Monday, October 15, 2007

Vanguard Seeks to Endow Retirees

Recently Jim Gust noted that Fidelity and Vanguard have each announced new fund-of-funds packages to provide income for retirees.

The two fund companies have chosen strikingly different approaches.

Fidelity's Income Replacement funds will provide annual income (in monthly installments) at rates calculated sort of like the required minimum distributions from IRAs. But the final payment will occur in a year of the investor's choice, independent of his or her presumed life expectancy. The final year's payment depletes the investment.

As this article in The Wall Street Journal (subscription) points out, Vanguard's new funds are something else altogether:
Vanguard's funds are designed more like endowments, and in theory, they could generate a payment stream forever. The payouts will be calculated based on a percentage of your average account balance over a rolling three-year period. That should minimize the impact of any single year; one great year shouldn't trigger a spending spree, and a bad year won't mean TV dinners.

Investors can choose among annual withdrawal rates of 3%, 5%, and 7%, spread over 12 monthly payments. The fund with the smallest payout is designed for those who want their balance to grow. The fund with the biggest payout aims to hold the balance steady.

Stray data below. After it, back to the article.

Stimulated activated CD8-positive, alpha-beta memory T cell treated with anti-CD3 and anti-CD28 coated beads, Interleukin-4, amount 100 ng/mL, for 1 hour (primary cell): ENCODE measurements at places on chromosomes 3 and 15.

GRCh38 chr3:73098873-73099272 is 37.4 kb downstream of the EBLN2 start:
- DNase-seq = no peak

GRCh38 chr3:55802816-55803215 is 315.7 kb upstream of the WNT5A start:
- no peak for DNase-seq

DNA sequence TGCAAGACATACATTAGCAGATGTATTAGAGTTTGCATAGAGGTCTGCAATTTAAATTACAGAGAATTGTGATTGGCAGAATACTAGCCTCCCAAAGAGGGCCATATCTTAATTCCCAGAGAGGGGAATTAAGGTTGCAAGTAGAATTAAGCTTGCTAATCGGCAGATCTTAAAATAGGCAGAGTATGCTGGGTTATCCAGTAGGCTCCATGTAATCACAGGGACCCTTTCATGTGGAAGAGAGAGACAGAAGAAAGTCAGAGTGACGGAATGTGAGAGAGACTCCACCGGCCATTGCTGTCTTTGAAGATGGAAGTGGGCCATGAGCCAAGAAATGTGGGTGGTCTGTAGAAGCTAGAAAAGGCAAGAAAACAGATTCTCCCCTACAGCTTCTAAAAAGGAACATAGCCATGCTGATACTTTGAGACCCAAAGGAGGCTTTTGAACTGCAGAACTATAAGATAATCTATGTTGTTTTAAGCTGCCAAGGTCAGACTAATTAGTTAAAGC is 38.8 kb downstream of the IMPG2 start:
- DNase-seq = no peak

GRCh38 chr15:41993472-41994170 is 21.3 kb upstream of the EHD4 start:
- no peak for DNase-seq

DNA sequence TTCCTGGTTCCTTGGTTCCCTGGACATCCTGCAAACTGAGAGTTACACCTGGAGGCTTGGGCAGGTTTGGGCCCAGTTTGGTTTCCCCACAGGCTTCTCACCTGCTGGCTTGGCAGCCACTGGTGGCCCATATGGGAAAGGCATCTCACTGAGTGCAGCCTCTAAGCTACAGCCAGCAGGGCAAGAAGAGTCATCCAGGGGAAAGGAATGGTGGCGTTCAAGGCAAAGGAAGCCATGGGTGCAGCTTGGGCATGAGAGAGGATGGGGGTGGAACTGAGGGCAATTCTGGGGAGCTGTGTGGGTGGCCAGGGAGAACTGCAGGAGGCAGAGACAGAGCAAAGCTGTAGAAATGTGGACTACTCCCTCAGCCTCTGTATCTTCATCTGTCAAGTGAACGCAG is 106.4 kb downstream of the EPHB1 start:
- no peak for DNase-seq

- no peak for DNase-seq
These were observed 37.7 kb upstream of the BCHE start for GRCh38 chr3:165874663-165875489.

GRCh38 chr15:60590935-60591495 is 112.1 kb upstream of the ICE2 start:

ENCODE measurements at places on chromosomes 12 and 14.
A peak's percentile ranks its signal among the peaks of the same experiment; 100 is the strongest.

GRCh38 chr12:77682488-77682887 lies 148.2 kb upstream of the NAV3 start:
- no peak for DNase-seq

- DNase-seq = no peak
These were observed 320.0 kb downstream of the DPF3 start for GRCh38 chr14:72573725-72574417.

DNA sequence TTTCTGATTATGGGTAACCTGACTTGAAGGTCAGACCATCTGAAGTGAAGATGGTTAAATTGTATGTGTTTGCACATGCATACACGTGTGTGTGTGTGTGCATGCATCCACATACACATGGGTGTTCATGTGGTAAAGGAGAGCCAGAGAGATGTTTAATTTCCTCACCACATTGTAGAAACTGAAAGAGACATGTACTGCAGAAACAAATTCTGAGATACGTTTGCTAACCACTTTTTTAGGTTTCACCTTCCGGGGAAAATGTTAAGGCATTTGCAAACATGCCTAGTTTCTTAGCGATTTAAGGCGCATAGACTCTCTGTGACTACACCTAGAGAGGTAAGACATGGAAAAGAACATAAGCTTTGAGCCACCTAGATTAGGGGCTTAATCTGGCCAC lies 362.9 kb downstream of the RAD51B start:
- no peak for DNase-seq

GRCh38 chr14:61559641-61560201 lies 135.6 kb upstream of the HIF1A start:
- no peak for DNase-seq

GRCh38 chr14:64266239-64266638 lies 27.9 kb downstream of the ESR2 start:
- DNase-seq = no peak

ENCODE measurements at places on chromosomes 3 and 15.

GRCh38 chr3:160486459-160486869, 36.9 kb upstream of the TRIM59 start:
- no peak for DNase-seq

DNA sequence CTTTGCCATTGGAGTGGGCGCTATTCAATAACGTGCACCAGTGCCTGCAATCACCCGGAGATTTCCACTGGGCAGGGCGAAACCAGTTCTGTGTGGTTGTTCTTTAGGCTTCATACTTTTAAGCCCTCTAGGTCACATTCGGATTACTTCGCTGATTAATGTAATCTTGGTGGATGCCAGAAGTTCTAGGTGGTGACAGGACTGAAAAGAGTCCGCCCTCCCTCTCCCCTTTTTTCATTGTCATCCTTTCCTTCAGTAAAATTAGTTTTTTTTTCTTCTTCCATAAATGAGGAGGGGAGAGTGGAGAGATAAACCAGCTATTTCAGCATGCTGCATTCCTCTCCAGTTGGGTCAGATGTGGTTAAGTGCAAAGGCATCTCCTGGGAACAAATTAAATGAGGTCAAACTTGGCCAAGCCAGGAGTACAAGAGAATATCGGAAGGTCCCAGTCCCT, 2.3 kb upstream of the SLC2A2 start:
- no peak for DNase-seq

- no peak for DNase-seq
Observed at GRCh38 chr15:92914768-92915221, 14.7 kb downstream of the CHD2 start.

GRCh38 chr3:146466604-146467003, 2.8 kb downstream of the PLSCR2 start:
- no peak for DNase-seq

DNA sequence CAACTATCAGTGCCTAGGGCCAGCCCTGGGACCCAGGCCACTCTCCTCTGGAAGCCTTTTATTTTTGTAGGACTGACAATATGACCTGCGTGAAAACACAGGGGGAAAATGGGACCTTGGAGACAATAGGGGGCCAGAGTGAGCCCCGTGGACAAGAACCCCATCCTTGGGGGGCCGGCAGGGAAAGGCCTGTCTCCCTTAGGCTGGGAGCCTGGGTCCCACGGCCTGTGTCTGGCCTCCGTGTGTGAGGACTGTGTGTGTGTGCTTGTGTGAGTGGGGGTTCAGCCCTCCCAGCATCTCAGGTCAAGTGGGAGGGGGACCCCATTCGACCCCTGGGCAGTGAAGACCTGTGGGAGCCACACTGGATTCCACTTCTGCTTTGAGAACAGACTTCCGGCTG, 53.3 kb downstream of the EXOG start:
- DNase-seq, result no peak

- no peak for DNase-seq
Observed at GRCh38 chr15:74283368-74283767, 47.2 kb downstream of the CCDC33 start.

With these funds, too, payments could vary from year to year. As endowments do, the funds will invest in stocks, bonds, real estate and commodities, and will use derivatives, as well as a market-neutral strategy.

Most of the underlying investments will be Vanguard funds, including the firm's new long-short fund, which is still in registration.
For a company best known for index funds, Vanguard's approach sounds bold and innovative. If a market downturn doesn't nip the venture in the bud, scads of affluent investors might buy in.

Think of it, a retirement investment program with some of the same sophistication one might find at Bessemer or Northern, but costing only about one-third of one percent annually,

Could Vanguard's new venture have a bright future?


Jim Gust said...

How will trust departments compete with that?

JLM said...

Good question. Anybody got a good answer?